Category: CAPITALIST FRONTS

Washington Post’s ways of poisoning history—lessons in disinformation

In the Western popular imagination — particularly the American one — World War II is a conflict we won. It was fought on the beaches of Normandy and Iwo Jima, through the rubble of recaptured French towns and capped by sepia-toned scenes of joy and young love in New York. It was a victory shaped by the steeliness of Gen. Dwight D. Eisenhower, the moral fiber of British Prime Minister Winston Churchill, and the awesome power of an atomic bomb.

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Great Recession at 10: $500k wine & jailing Black footballers for insider trading

RAMIN MAZAHERI—The Great Recession in America was just a case of bad getting worse – dilapidated infrastructure from the Depression or Eisenhower eras remaining dilapidated, widespread drug and alcohol addiction falling deeper into the rabbit hole, near-zero government assistance remaining near-zero, tons of crime devolving into tons of crime now committed by people with tattoos on their faces – i.e., no real change and no real hope for change.

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The Precautionary Principle, the Politics of Selfishness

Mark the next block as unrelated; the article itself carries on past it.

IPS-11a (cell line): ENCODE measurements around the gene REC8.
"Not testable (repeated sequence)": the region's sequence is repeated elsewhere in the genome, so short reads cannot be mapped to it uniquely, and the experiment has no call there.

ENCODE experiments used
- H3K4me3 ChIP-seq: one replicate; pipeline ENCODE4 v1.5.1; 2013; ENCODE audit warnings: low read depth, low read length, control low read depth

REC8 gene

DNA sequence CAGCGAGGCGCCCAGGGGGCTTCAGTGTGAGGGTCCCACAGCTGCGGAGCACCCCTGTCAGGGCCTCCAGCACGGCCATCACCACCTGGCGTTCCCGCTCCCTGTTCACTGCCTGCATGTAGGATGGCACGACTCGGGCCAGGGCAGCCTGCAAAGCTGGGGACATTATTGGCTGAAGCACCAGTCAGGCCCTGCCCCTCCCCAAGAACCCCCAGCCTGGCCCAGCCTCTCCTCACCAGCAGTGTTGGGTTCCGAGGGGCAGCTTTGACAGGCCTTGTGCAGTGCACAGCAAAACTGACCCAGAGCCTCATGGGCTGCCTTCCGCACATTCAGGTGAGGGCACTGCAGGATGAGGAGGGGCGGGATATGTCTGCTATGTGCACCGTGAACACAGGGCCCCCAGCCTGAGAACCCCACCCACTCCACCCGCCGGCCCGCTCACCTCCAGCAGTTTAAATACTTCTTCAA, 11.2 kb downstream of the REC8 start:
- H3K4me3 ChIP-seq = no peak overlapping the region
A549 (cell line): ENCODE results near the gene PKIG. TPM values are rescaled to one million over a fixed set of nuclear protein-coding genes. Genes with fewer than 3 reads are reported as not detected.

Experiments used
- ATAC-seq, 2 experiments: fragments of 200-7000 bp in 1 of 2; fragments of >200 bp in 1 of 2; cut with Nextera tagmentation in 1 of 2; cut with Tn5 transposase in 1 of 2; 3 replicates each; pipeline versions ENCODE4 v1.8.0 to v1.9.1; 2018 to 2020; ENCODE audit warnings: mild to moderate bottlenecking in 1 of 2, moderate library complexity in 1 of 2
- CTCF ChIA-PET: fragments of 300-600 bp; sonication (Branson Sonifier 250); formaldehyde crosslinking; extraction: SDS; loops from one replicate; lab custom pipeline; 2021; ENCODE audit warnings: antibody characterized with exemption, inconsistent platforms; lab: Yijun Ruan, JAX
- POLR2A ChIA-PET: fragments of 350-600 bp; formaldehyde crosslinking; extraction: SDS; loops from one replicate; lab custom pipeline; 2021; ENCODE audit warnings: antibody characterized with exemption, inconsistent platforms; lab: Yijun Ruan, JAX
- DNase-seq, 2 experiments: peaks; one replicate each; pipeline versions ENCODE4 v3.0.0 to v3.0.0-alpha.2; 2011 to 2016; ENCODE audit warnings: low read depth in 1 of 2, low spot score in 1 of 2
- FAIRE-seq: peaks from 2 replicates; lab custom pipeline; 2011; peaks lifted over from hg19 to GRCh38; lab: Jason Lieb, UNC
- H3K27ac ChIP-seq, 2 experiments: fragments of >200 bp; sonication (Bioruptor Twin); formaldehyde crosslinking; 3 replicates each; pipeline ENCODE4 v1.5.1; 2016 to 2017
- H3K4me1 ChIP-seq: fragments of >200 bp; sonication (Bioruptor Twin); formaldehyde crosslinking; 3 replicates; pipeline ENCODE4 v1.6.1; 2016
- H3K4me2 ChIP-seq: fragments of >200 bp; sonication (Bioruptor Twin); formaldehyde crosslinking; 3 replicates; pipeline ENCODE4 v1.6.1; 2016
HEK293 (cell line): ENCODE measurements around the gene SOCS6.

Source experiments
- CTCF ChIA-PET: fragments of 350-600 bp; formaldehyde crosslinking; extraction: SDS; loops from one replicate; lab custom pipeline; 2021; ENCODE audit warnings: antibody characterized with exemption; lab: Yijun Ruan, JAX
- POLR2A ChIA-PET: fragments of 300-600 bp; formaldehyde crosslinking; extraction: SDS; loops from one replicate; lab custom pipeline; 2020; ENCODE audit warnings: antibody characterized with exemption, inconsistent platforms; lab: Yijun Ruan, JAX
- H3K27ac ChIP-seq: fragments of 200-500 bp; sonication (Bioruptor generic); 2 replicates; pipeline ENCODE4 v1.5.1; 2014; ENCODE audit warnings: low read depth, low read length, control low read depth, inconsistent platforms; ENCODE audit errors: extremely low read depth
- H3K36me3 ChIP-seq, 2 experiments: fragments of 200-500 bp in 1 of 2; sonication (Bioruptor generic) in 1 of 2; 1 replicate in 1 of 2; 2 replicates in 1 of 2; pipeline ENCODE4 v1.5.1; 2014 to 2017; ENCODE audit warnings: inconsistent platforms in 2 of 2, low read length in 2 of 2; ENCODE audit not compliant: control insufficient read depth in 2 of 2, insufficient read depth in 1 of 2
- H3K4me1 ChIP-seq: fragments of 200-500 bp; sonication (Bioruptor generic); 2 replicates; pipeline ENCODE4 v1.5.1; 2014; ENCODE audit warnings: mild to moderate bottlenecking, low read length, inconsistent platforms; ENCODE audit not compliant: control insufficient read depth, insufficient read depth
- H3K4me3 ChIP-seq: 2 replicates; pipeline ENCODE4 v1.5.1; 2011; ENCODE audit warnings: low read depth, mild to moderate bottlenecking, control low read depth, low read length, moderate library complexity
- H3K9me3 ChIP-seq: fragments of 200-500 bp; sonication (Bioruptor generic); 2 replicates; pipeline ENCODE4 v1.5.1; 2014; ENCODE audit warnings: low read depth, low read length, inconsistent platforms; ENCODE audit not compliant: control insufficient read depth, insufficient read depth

GARY KOHLS—Interestingly, the US Chamber of Commerce, which has an active chapter in Duluth, seems to have close relationships with some of the above institutions. The Chamber website states that it opposes the domestic and international adoption of the precautionary principle as a basis for regulatory decision making. The Chamber of Commerce explicitly states that one of its strategies is the “education” of consumers, businesses, and governmental policymakers about the “regulatory implications of the precautionary principle”.

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A Response to Trump’s Demonization of Single Payer Health Care

GREG WILPERT: So finally, the White House paper that I cited earlier argues that wait times in the U.S. are shorter mainly because in single payer systems there are no market signals about what type of care is needed, and that the lack of deductibles and all that would cause an overuse of certain treatments. And so as a result, single-payer systems have much longer wait times. And they specifically cite the example of Canada actually having one of the longest wait times, whereas the U.S. in an international comparison supposedly has the shortest. What’s your response to that argument?

WENDELL POTTER: Well, once again, when you’re looking at the U.S. compared to other countries, keep in mind that many millions of us wait forever for the care that we need because we don’t have the money, and we don’t have insurance. And 30 million of us don’t have insurance. The wait is indefinite. And so that’s something that needs to be factored in, as well, too.

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